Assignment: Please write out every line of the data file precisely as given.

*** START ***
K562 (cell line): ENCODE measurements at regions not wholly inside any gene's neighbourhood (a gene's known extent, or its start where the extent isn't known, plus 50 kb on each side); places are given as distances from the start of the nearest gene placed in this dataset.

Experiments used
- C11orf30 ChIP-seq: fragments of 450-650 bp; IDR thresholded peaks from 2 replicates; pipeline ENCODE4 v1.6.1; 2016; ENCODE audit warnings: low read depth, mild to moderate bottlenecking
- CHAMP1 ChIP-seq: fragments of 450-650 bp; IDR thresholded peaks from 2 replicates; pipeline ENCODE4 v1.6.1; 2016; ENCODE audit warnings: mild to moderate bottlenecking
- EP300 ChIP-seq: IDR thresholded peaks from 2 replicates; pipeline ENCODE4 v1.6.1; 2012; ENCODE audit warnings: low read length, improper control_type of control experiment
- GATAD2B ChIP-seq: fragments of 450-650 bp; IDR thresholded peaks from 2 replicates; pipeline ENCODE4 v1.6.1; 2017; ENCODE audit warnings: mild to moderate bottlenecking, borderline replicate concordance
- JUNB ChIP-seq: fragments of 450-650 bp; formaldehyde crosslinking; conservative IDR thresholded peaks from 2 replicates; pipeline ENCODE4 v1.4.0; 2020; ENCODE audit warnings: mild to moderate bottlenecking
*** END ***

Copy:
K562 (cell line): ENCODE measurements at regions not wholly inside any gene's neighbourhood (a gene's known extent, or its start where the extent isn't known, plus 50 kb on each side); places are given as distances from the start of the nearest gene placed in this dataset.

Experiments used
- C11orf30 ChIP-seq: fragments of 450-650 bp; IDR thresholded peaks from 2 replicates; pipeline ENCODE4 v1.6.1; 2016; ENCODE audit warnings: low read depth, mild to moderate bottlenecking
- CHAMP1 ChIP-seq: fragments of 450-650 bp; IDR thresholded peaks from 2 replicates; pipeline ENCODE4 v1.6.1; 2016; ENCODE audit warnings: mild to moderate bottlenecking
- EP300 ChIP-seq: IDR thresholded peaks from 2 replicates; pipeline ENCODE4 v1.6.1; 2012; ENCODE audit warnings: low read length, improper control_type of control experiment
- GATAD2B ChIP-seq: fragments of 450-650 bp; IDR thresholded peaks from 2 replicates; pipeline ENCODE4 v1.6.1; 2017; ENCODE audit warnings: mild to moderate bottlenecking, borderline replicate concordance
- JUNB ChIP-seq: fragments of 450-650 bp; formaldehyde crosslinking; conservative IDR thresholded peaks from 2 replicates; pipeline ENCODE4 v1.4.0; 2020; ENCODE audit warnings: mild to moderate bottlenecking